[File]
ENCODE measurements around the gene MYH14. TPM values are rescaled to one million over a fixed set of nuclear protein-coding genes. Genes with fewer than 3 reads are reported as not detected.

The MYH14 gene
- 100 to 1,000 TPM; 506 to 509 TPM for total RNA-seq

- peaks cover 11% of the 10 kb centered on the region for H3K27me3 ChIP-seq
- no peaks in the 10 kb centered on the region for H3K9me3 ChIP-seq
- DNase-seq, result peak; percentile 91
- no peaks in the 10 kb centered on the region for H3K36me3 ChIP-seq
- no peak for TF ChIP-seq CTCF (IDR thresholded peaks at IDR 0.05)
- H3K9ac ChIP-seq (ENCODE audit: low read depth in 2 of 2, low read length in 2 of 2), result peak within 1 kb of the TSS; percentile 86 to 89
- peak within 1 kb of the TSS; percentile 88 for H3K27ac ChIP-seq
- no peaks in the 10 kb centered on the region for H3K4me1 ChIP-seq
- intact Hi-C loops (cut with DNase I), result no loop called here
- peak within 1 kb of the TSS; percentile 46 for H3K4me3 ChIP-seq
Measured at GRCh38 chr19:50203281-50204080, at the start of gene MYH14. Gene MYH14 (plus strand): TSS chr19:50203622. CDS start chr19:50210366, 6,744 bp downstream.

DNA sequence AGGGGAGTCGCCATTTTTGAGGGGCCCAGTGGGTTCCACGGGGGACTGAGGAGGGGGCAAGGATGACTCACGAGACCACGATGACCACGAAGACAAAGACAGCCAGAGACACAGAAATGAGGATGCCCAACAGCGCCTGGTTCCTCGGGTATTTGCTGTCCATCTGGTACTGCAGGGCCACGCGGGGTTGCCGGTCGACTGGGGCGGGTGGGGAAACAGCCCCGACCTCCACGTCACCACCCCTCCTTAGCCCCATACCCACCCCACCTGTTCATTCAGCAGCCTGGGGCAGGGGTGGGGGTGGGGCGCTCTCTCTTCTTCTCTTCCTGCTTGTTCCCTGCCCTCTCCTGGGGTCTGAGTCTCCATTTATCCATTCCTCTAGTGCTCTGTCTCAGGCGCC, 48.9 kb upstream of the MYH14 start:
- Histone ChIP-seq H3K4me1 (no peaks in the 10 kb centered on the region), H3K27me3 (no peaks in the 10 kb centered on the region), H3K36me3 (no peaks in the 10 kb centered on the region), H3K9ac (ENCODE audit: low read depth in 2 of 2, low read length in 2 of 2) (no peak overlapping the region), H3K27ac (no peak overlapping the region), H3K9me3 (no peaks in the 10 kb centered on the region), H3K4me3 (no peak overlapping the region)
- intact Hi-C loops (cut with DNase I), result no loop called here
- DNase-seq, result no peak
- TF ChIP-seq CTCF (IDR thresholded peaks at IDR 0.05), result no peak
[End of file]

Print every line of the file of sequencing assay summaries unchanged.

ENCODE measurements around the gene MYH14. TPM values are rescaled to one million over a fixed set of nuclear protein-coding genes. Genes with fewer than 3 reads are reported as not detected.

The MYH14 gene
- 100 to 1,000 TPM; 506 to 509 TPM for total RNA-seq

- peaks cover 11% of the 10 kb centered on the region for H3K27me3 ChIP-seq
- no peaks in the 10 kb centered on the region for H3K9me3 ChIP-seq
- DNase-seq, result peak; percentile 91
- no peaks in the 10 kb centered on the region for H3K36me3 ChIP-seq
- no peak for TF ChIP-seq CTCF (IDR thresholded peaks at IDR 0.05)
- H3K9ac ChIP-seq (ENCODE audit: low read depth in 2 of 2, low read length in 2 of 2), result peak within 1 kb of the TSS; percentile 86 to 89
- peak within 1 kb of the TSS; percentile 88 for H3K27ac ChIP-seq
- no peaks in the 10 kb centered on the region for H3K4me1 ChIP-seq
- intact Hi-C loops (cut with DNase I), result no loop called here
- peak within 1 kb of the TSS; percentile 46 for H3K4me3 ChIP-seq
Measured at GRCh38 chr19:50203281-50204080, at the start of gene MYH14. Gene MYH14 (plus strand): TSS chr19:50203622. CDS start chr19:50210366, 6,744 bp downstream.

DNA sequence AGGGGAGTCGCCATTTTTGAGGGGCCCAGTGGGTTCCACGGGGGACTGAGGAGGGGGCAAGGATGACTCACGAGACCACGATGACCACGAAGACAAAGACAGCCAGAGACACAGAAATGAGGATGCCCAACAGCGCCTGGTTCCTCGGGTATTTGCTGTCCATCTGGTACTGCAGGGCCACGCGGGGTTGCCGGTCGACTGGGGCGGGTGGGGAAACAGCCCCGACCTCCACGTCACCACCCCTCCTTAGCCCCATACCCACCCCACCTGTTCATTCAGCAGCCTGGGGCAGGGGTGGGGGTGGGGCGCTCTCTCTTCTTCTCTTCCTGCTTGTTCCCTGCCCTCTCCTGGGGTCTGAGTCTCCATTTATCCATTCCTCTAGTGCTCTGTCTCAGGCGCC, 48.9 kb upstream of the MYH14 start:
- Histone ChIP-seq H3K4me1 (no peaks in the 10 kb centered on the region), H3K27me3 (no peaks in the 10 kb centered on the region), H3K36me3 (no peaks in the 10 kb centered on the region), H3K9ac (ENCODE audit: low read depth in 2 of 2, low read length in 2 of 2) (no peak overlapping the region), H3K27ac (no peak overlapping the region), H3K9me3 (no peaks in the 10 kb centered on the region), H3K4me3 (no peak overlapping the region)
- intact Hi-C loops (cut with DNase I), result no loop called here
- DNase-seq, result no peak
- TF ChIP-seq CTCF (IDR thresholded peaks at IDR 0.05), result no peak